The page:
Whilst reading a post debunking the Paleo Diet, I came across a link to a post on National Geographic about ‘Blue Zones’ which is a term coined by Dan Buettner for the regions on Earth with the longest life expectancy, disability-free life expectancy or concentration of persons over 100.

These Blue Zones include the interior of Sardinia, a remote peninsula in Costa Rica, a Greek island, a Japanese archipelago, and a community in southern California and according to research, the secret to longevity, apparently, has less to do with diet—or even exercise—and more to do with the social and physical environment in which people live.

Buettner identified nine powerful yet simple lessons that offer a blueprint for not only a longer, but happier life.

The Power 9 ™ from The Blue Zones: Lessons for Living Longer From the People Who’ve Lived the Longest:

  1. Keep moving – Find ways to move naturally, such as walking and gardening, using fewer labour saving devices.
  2. Find purpose … And pursue it with passion.
  3. Slow down – Work less, rest, and take vacations.
  4. Stop eating … when you’re 80 percent full.
  5. Dine on plants – Eat more vegetables and less meat and processed foods.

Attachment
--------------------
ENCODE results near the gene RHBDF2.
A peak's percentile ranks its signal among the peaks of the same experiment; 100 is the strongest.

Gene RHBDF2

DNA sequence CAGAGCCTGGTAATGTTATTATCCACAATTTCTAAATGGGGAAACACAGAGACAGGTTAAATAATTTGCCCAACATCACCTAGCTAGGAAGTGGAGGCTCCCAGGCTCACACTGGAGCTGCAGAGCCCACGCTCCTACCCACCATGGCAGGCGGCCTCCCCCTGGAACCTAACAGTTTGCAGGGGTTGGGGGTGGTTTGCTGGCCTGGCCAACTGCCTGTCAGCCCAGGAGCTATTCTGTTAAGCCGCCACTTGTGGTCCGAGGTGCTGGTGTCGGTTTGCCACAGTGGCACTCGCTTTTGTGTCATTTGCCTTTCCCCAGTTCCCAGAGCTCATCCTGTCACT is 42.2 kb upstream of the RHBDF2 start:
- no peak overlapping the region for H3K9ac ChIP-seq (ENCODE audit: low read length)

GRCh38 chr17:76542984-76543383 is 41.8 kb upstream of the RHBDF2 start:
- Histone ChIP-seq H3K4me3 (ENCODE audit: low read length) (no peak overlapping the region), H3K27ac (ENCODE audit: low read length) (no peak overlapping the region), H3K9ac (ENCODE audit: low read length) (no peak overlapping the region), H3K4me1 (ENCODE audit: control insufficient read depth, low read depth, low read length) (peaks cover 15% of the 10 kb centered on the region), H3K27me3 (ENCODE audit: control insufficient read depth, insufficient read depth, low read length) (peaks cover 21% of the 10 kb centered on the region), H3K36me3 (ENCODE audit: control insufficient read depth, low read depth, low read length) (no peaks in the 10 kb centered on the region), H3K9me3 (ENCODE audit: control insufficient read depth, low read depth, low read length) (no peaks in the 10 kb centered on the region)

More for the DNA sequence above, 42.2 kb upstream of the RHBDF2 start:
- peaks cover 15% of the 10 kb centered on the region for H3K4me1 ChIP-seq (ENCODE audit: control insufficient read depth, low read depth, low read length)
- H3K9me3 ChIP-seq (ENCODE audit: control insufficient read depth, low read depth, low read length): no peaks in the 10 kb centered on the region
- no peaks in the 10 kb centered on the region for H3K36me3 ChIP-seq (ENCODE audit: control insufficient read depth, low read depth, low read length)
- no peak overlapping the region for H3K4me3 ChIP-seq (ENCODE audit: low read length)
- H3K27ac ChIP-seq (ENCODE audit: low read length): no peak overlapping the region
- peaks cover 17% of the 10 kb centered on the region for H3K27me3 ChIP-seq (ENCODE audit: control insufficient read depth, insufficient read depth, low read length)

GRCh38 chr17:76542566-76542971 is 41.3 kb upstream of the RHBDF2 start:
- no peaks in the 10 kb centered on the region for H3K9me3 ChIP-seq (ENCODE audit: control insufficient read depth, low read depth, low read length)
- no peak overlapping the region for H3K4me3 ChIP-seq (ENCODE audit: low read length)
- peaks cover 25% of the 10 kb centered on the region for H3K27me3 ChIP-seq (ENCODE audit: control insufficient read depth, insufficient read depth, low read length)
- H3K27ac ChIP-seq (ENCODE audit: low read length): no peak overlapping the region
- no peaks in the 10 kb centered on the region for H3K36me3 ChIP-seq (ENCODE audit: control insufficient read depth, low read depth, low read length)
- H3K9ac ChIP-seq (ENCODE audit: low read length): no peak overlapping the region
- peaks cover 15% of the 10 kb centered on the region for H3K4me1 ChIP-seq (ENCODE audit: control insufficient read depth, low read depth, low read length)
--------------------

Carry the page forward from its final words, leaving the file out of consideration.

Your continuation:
6. Drink red wine – Do it consistently but in moderation.
  7. Join a group – Create a healthy social network.
  8. Feed your soul – Engage in spiritual activities.
  9. Love your tribe – Make family a high priority.

I like the list, especially point 6, which is a habit I intend to maintain diligently. I’d add one of my own to that list – Grow your own food. Nothing beats the primal satisfaction of eating your own produce.

There is a growing movement of disillusionment with the consumer driven ethos prevalent in Western society and it comes as no surprise to me that the people within these communities are happier. They live in harmony with their families, their communities, the earth and most importantly, themselves. It’s very much in tune with my newly found personal philosophy on life.

There were other lifestyle habits found to be common practices in each blue zone society:

  • Emphasis on strong family values
  • Strong community values
  • Exclusively plant based diets (little to no animal products)
  • Whole food lifestyles focused on fruits and veggies
  • Daily benefits of physical exercise
  • Everyone knows how to deal with stress
  • All the elders and centenarians still work
  • Daily consumption of small amounts of alcohol
  • A sense of purpose in life (Ikigai is the Japanese word for this)
  • Spirituality is part of life in all of the blue zones
  • A complete absence of smoking and obesity
  • Everyone knows the benefits of a positive attitude

You can buy the book by Dan Buettner from the National Geographic website.